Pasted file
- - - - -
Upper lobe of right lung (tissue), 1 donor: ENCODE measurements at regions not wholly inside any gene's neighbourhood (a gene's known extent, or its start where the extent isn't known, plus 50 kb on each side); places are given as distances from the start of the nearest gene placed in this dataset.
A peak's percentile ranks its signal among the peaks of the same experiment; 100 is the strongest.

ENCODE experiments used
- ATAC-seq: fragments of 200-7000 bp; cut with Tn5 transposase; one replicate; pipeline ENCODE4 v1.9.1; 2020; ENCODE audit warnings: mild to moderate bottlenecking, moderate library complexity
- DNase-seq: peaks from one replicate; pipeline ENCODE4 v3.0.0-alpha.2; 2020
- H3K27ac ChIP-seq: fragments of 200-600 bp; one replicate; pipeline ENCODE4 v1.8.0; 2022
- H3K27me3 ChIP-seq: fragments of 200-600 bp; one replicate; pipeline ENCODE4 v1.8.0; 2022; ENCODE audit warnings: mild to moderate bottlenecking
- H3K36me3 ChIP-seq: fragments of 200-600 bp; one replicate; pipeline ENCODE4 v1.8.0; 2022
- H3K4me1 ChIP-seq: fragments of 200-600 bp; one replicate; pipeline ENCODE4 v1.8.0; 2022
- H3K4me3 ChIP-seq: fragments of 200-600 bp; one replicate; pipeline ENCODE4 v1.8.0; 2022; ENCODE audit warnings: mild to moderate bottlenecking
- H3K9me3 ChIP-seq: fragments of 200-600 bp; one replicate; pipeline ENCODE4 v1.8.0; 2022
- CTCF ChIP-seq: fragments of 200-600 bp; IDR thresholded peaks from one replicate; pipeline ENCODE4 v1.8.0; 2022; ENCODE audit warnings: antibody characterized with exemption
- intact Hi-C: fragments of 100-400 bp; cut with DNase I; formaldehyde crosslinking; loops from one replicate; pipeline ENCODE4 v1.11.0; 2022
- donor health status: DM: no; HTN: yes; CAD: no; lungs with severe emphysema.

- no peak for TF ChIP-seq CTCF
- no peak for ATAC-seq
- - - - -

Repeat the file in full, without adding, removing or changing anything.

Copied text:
Upper lobe of right lung (tissue), 1 donor: ENCODE measurements at regions not wholly inside any gene's neighbourhood (a gene's known extent, or its start where the extent isn't known, plus 50 kb on each side); places are given as distances from the start of the nearest gene placed in this dataset.
A peak's percentile ranks its signal among the peaks of the same experiment; 100 is the strongest.

ENCODE experiments used
- ATAC-seq: fragments of 200-7000 bp; cut with Tn5 transposase; one replicate; pipeline ENCODE4 v1.9.1; 2020; ENCODE audit warnings: mild to moderate bottlenecking, moderate library complexity
- DNase-seq: peaks from one replicate; pipeline ENCODE4 v3.0.0-alpha.2; 2020
- H3K27ac ChIP-seq: fragments of 200-600 bp; one replicate; pipeline ENCODE4 v1.8.0; 2022
- H3K27me3 ChIP-seq: fragments of 200-600 bp; one replicate; pipeline ENCODE4 v1.8.0; 2022; ENCODE audit warnings: mild to moderate bottlenecking
- H3K36me3 ChIP-seq: fragments of 200-600 bp; one replicate; pipeline ENCODE4 v1.8.0; 2022
- H3K4me1 ChIP-seq: fragments of 200-600 bp; one replicate; pipeline ENCODE4 v1.8.0; 2022
- H3K4me3 ChIP-seq: fragments of 200-600 bp; one replicate; pipeline ENCODE4 v1.8.0; 2022; ENCODE audit warnings: mild to moderate bottlenecking
- H3K9me3 ChIP-seq: fragments of 200-600 bp; one replicate; pipeline ENCODE4 v1.8.0; 2022
- CTCF ChIP-seq: fragments of 200-600 bp; IDR thresholded peaks from one replicate; pipeline ENCODE4 v1.8.0; 2022; ENCODE audit warnings: antibody characterized with exemption
- intact Hi-C: fragments of 100-400 bp; cut with DNase I; formaldehyde crosslinking; loops from one replicate; pipeline ENCODE4 v1.11.0; 2022
- donor health status: DM: no; HTN: yes; CAD: no; lungs with severe emphysema.

- no peak for TF ChIP-seq CTCF
- no peak for ATAC-seq